Getting smart about the SECURE Act, part 1
It seemed inevitable that the SECURE Act would eventually make it out of legislative limbo. In May, the House of Representatives passed the bill, officially known as the Setting Every Community Up for Retirement Enhancement Act of 2019, by a remarkable 417-3 bi-partisan majority. While that kind of political momentum is difficult to oppose, the bill’s progress had been stalled by a small group in the Senate. You can read more about that in my column from October 3.
The impasse came to an end late last week. After a fair amount of political wrangling, the SECURE Act’s sponsors succeeded in attaching it to the year-end appropriations bill. Anxious to avoid a government shutdown, both houses of Congress quickly passed the appropriations bill last Thursday and President Trump promptly signed it into law on Friday. The SECURE Act becomes effective January 1, 2020.
If you have retirement accounts, the SECURE Act is going to affect you. Here are three key provisions you should understand.
Perhaps the biggest change made by the SECURE Act is the elimination of the stretch provision for most inherited IRAs. Under the previous law, beneficiaries could stretch the required distributions from an inherited IRA over their remaining lifetimes. However, under the SECURE Act, beneficiaries who inherit an IRA beginning on January 1, 2020 will be subject to something called the “10-Year Rule.” Under the 10-Year Rule all inherited retirement accounts must be fully distributed by the end of the tenth year following the year of inheritance. This rule applies to all types of inherited IRAs, including Roth accounts.
In one sense, the new law gives the beneficiary some additional flexibility in the early years after inheriting because no distributions are required until year 10. However, most people will find that the additional flexibility is small compensation for the loss of the lifetime stretch.
Four types of beneficiaries are granted exceptions to the 10-Year Rule. These include: spousal beneficiaries, disabled beneficiaries, chronically ill beneficiaries, individuals who are not more than ten years younger than the decedent, and certain minor children of the original retirement account holder (until they reach the age of majority). For minor children, the 10-year clock begins once they reach the age of majority. Exempt beneficiaries will continue to stretch their IRA over their lifetimes as they do under current law.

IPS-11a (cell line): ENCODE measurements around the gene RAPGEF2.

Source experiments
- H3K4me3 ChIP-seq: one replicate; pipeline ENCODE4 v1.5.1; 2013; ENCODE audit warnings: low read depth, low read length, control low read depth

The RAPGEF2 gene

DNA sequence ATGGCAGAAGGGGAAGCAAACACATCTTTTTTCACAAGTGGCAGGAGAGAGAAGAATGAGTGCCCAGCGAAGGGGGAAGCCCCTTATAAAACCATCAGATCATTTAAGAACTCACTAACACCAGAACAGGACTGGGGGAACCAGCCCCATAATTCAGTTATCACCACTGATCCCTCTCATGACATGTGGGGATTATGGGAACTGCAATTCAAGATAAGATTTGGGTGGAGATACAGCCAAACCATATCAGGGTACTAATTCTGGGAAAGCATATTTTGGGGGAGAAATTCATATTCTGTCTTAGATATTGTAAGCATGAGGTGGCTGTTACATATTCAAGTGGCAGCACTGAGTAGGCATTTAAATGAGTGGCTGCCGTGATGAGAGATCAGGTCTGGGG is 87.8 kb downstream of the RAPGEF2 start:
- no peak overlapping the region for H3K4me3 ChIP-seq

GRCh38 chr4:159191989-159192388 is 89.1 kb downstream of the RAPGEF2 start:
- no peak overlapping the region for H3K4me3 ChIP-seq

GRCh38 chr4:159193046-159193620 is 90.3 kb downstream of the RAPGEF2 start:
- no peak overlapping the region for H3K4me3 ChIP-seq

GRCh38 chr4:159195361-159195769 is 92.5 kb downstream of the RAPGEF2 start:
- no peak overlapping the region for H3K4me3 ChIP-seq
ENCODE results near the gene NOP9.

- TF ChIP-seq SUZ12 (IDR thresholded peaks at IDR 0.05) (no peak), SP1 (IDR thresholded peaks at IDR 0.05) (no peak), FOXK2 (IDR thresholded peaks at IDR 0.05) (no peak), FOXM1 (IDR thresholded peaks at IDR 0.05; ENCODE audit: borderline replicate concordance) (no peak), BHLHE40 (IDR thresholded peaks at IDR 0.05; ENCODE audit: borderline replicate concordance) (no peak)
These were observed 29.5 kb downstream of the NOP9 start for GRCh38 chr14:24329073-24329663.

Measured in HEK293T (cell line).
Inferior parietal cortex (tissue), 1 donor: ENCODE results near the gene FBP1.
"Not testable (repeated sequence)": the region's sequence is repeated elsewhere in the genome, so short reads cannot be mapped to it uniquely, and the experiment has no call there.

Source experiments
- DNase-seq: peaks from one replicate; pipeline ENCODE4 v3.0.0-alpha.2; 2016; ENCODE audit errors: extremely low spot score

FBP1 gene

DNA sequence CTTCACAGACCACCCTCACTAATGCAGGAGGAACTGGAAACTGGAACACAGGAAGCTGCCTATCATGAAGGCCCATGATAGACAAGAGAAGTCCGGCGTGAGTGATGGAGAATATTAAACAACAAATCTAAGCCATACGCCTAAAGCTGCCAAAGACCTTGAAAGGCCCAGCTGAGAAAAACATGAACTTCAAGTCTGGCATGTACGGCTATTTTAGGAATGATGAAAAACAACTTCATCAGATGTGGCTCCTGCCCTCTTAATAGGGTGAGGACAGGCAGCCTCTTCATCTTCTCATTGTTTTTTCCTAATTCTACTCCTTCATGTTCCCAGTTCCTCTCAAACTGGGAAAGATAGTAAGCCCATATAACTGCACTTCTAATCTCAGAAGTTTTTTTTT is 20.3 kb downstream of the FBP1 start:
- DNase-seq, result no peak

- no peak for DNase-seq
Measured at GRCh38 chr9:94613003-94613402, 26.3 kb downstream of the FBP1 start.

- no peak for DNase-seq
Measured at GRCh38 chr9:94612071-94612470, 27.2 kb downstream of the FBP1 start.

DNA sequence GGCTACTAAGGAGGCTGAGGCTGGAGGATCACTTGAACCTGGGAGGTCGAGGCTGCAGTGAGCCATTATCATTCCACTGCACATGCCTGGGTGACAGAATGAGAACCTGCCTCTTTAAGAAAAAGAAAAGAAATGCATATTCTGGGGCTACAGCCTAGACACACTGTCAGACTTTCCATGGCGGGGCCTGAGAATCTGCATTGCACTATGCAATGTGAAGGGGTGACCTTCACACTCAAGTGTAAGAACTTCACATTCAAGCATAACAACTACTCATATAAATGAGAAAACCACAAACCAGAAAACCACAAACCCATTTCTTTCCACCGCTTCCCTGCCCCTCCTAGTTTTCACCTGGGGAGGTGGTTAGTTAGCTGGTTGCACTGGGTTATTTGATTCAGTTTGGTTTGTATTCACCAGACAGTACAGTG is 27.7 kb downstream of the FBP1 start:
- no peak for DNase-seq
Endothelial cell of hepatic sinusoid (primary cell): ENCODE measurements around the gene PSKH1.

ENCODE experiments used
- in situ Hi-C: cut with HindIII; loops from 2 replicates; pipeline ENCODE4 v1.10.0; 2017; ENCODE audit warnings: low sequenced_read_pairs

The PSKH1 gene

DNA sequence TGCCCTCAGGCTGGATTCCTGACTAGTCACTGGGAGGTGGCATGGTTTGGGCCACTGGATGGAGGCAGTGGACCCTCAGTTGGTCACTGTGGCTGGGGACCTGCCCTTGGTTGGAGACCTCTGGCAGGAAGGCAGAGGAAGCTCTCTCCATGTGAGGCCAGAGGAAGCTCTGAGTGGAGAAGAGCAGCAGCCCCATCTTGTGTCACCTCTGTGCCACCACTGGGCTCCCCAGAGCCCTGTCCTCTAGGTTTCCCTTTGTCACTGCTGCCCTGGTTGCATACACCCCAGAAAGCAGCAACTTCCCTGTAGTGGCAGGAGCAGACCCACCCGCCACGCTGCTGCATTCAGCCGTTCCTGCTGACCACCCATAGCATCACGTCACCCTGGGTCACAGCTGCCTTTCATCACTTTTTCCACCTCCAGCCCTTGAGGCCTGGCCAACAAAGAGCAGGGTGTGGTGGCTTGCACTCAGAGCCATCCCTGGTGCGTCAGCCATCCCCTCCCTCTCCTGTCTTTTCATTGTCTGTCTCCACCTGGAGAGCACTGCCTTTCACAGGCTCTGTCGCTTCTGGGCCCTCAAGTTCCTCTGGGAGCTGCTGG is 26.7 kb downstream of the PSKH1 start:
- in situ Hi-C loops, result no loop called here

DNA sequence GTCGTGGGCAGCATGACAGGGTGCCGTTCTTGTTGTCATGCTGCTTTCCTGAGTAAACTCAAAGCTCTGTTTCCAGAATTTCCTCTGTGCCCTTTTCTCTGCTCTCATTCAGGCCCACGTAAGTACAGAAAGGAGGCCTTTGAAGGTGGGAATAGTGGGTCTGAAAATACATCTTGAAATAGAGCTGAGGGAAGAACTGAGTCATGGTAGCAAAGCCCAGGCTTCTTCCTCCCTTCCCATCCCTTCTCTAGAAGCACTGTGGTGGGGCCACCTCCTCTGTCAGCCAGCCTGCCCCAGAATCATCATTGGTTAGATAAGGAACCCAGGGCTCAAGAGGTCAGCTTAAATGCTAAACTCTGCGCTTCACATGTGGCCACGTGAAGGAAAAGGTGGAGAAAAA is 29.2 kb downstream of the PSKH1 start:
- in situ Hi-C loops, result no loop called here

The SECURE Act also increases the age when people begin taking required minimum distributions from 70 ½ to 72. This law affects all those who turn 70 ½ in 2020 or later. If you are already 70 ½ or older, your RMDs continue according to the old rules. Interestingly, the new law still allows IRA holders to make Qualified Charitable Distributions (QCDs) of up to $100,000 from their IRAs beginning in the year they turn 70 ½. Before IRA holders turn 72, the QCDs have no bearing on their required minimum distributions.
A third major change made by the SECURE Act is the elimination of age-based prohibitions for contributing to a traditional IRA. Under the previous law, individuals over 70 ½ years of age were unable to contribute to traditional IRAs. Under the new law, individuals with earned income can contribute to traditional IRAs regardless of age. The situation becomes a little more complex when individuals make QCDs and contribute to traditional IRAs. In that case, the current year QCD will be reduced by the amount of cumulative post-70 ½ IRA contributions that have not already been used to offset previous QCDs.
further that she has earned income and also contributes $5,000 into her IRA in 2020. Under the terms of the SECURE Act, her $10,000 QCD in 2020 will be reduced by the $5,000 she contributes to her IRA in 2020. In other words, $5,000 of her 2020 QCD will be recorded on her tax return as a taxable withdrawal from her IRA.
The SECURE Act contains numerous other provisions. We will take a closer look at some of those next week.
Steven C. Merrell MBA, CFP®, AIF® is a Partner at Monterey Private Wealth, Inc., an independent wealth management firm in Monterey. He welcomes questions you may have concerning investments, taxes, retirement, or estate planning. Send your questions to: Steve Merrell, 2340 Garden Road Suite 202, Monterey, CA 93940 or email them to email@example.com.